Three CSP ambassadors from Securitas, Inc. fill this need in a specific area downtown. The entire program, including van maintenance, fuel, cell phones and wages, operates on an $185,000 annual budget.

These ambassadors are familiar faces on the streets of Fairbanks.

Officer David Edmond came to Fairbanks from South Carolina as an infantry soldier.  He notices some differences in his newest line of work. “In the army infantry, you’re aggressive,” David explains. “(CSP) is about helping people the best you can. You’ve got to have patience. You’ve got to know how to talk to people.”

Officer Jacob Blackburn started work with the CSP in March. He grew up in Anchorage before moving to Fairbanks to earn a history degree. He likes to recommend the Fairbanks Community Museum when visitors stop him to ask for a local opinion.  “I really, really wanted this post,” Jacob says of his new assignment. “It’s pretty much the best security post in Fairbanks because you actually get to walk around and meet people instead of just telling them to get off a lawn.”

Supervisor William (Eric) Yost has worked with the team since early 2010. He had ten years of hospital security under his belt before coming downtown, along with twelve years as a hunting guide.  Does patience come naturally to him?  “Oh no- no, no, no, no.” Eric laughs, eyes wide. He is quick to credit basic training in the military, where he served as a military police officer for five years.

Each ambassador follows protocol for finding an appropriate point of care for inebriated individuals, with home as the first priority. “You always ask them, ‘Do you have a home to go to?’” David outlines. “If they say yes, it’s best if they can give you a phone number. The person who answers has to be over 18, sober, and willing to accept them.”

Jacob and Eric reinforce that CSP can handle problems aside from inebriates. “Because we’re on foot in the downtown area- we can usually be there as fast as the police and we can help with any nonviolent problems,” Jacob emphasizes- from shoplifting to vehicle breakdowns.  And the foot patrol has other advantages.

“It gives the downtown area a more personable feel because we talk to people and get to know them,” Eric says. Jacob adds, “We actually get to meet people- whether that be store owners, visitors, or the people we assist.”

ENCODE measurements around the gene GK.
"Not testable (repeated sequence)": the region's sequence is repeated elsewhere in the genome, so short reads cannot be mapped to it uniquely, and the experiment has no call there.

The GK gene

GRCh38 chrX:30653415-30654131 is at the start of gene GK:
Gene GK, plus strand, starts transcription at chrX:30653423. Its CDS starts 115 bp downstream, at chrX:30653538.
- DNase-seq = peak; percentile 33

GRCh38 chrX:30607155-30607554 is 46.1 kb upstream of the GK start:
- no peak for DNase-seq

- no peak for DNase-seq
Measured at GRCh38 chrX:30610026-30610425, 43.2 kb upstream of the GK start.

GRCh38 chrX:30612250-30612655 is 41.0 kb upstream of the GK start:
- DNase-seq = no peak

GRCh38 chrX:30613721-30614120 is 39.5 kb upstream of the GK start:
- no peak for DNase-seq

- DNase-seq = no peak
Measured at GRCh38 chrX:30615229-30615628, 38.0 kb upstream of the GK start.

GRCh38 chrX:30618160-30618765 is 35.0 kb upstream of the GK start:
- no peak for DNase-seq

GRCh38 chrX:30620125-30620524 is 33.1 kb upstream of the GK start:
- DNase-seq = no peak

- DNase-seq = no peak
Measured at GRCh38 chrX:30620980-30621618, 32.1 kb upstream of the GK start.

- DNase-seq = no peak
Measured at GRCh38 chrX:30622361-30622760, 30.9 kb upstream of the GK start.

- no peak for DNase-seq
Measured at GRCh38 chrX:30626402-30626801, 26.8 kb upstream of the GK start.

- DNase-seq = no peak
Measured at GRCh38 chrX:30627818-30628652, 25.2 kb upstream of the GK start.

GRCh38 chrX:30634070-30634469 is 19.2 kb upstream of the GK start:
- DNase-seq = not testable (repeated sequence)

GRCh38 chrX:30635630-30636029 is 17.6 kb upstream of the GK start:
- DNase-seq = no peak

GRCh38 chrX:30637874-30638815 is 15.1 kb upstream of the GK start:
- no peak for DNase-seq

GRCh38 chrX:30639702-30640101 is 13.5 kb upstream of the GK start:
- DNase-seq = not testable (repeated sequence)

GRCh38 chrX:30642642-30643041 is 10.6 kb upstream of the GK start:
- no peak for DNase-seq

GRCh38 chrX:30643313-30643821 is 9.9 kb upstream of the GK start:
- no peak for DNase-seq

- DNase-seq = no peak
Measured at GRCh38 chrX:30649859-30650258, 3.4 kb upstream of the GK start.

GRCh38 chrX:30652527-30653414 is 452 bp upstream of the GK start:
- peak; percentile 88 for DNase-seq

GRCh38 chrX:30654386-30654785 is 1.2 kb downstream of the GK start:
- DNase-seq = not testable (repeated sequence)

David says his time on the streets has helped him get to know many of the individuals he transports. “From what I see, most of them don’t want to be an alcoholic.” David says. “They don’t want to live that life. When you see them sober- they’re different people. They’ll say hi to you, thank you.”  Though misconceptions still abound, David takes to setting the record straight about his work whenever he gets a chance. “Most people think we’re just the jail van, that we automatically take you to jail,” he laments. “I hate the jail reference. Our main mission is to help you out.

His coworkers share that sentiment. “There isn’t any quota and we’re not out to get people- we’re there to try to help them as much as we can, “ Jacob points out. “You can still catch hypothermia at 60 degrees in the rain.”

So -how do you know a CSP officer when you see one?  In the summer, look for red polos with “Community Service Patrol” across the back. In winter? “We look like the big navy blue Michelin tire man,” Eric jokes. “Put the bibs on along with the overcoat and you could be a double.”

The patrol is available by phone at 907-978-6100.

Community Service Patrol


On Monday November 22, the Fairbanks City Council voted 6-0 to financially support the operations of the Community Service Patrol with $50,000 per year through 2013.  (News-Miner story and editorial.)  The City’s move punctuates a successful year of bolstering Fairbanks’ response to both the troubles faced by chronically inebriate people and the challenges they present to the Fairbanks community.  Successes downtown in 2010 include: